Is Affirmative Action Fair?: The Myth of Equity in College Admissions by Natasha Warikoo
Polity Press, September 26, 2022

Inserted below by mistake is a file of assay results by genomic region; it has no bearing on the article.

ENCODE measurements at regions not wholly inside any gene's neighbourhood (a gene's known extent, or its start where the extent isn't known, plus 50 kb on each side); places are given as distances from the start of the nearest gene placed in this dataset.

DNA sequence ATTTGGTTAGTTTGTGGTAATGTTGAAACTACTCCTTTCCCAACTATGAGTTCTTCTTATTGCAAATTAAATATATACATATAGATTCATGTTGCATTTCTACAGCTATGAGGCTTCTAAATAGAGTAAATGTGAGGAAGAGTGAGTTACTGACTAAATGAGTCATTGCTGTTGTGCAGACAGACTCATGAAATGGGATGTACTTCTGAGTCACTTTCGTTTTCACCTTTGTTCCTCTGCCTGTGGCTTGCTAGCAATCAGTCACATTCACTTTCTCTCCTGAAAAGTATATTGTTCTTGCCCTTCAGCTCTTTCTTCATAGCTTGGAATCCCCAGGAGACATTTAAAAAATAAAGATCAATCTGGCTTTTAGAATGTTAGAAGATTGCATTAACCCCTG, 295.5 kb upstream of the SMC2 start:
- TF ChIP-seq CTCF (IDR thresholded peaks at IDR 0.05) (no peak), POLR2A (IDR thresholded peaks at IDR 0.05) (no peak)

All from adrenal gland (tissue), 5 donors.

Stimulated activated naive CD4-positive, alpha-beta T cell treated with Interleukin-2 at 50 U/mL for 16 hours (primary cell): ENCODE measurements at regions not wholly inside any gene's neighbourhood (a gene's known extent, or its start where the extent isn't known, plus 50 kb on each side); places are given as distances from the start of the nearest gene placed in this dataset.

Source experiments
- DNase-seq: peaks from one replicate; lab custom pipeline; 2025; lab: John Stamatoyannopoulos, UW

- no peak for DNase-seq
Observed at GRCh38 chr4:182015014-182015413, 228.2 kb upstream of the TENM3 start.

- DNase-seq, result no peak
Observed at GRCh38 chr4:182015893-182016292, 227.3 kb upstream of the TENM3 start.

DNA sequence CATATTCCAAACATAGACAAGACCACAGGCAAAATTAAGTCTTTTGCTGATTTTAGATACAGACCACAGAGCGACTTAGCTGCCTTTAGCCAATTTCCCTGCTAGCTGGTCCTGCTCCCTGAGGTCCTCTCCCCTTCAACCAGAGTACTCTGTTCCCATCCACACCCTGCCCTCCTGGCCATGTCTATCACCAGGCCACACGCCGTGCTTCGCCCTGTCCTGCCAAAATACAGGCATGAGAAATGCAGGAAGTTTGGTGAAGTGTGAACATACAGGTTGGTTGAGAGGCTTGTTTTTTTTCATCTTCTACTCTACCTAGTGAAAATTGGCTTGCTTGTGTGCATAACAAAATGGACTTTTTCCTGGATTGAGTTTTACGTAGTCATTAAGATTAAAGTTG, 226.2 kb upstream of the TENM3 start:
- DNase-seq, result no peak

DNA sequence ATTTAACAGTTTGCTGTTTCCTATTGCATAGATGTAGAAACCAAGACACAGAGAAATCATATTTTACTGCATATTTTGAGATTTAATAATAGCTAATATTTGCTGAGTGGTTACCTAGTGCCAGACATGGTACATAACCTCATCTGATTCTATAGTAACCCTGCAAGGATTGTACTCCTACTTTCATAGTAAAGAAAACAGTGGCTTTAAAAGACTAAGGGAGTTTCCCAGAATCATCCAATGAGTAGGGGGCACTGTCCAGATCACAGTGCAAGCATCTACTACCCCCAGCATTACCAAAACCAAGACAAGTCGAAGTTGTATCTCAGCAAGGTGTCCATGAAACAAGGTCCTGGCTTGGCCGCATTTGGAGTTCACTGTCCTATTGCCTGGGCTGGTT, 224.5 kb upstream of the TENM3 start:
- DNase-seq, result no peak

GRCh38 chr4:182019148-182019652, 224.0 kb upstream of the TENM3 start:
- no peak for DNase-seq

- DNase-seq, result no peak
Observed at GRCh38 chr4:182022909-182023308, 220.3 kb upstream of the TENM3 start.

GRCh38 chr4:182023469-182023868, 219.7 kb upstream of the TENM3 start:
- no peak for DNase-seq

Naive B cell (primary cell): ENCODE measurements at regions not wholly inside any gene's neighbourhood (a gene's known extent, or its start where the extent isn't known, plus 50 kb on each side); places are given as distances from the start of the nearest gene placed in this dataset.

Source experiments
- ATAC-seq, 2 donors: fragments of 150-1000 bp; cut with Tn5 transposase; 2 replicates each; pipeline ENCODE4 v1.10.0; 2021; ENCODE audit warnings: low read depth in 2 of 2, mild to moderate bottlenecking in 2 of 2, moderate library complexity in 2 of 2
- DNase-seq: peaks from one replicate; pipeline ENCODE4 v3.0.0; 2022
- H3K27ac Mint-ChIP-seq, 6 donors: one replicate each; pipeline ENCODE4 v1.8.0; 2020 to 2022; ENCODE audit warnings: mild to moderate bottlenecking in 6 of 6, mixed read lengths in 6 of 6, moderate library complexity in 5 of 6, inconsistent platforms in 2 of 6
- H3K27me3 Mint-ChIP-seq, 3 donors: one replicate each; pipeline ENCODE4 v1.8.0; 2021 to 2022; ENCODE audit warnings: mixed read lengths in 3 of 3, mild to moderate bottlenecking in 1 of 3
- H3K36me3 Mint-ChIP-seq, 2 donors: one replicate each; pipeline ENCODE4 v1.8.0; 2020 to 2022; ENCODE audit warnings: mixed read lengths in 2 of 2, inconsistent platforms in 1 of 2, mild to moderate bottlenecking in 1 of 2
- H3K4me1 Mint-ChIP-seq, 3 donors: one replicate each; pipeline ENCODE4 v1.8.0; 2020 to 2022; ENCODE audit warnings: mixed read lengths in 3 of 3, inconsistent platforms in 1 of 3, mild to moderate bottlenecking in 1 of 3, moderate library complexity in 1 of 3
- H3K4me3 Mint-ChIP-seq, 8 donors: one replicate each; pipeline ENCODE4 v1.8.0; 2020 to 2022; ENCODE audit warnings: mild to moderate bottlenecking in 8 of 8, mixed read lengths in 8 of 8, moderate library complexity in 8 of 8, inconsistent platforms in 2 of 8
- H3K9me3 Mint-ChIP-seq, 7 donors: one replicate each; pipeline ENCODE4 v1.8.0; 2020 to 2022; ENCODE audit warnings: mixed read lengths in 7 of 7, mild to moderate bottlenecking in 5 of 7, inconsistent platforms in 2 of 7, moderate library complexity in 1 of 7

Educators wanting to deepen their understanding of the affirmative action debate need to read Natasha Warikoo’s new book. It provides the historical context, language, and counterarguments needed for thoughtful discourse. Warikoo, a Professor of Sociology at Tufts University, uses philosophy and social science research data to analyze the benefits and potential drawbacks of affirmative action. She unpacks the nuance and complexity of affirmative action and race, and she explores the “divergent understandings of the role that race continues to play in the contemporary United States.” Warikoo posits that affirmative action does not apply equally to every minority group, and framing college admissions as “an individualist, meritocratic competition” inaccurately leads people to equate admissions decisions with the worthiness of individuals. A proper understanding of admissions begins with an understanding of the diverse goals of colleges and universities, which affirmative action does not adequately address. Warikoo argues that college admissions will never be completely “fair.” She also confronts the colorblindness view that racial inequality no longer plays a role in the opportunities of individuals. Warikoo’s conclusion is clear: affirmative action is a “worthy policy,” that needs to be expanded.